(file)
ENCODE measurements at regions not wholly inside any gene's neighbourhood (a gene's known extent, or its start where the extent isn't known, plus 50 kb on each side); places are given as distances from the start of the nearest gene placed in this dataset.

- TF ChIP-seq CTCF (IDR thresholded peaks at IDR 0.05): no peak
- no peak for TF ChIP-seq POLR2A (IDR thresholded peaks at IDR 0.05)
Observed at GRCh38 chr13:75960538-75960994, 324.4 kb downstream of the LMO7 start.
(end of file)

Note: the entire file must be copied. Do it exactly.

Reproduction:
ENCODE measurements at regions not wholly inside any gene's neighbourhood (a gene's known extent, or its start where the extent isn't known, plus 50 kb on each side); places are given as distances from the start of the nearest gene placed in this dataset.

- TF ChIP-seq CTCF (IDR thresholded peaks at IDR 0.05): no peak
- no peak for TF ChIP-seq POLR2A (IDR thresholded peaks at IDR 0.05)
Observed at GRCh38 chr13:75960538-75960994, 324.4 kb downstream of the LMO7 start.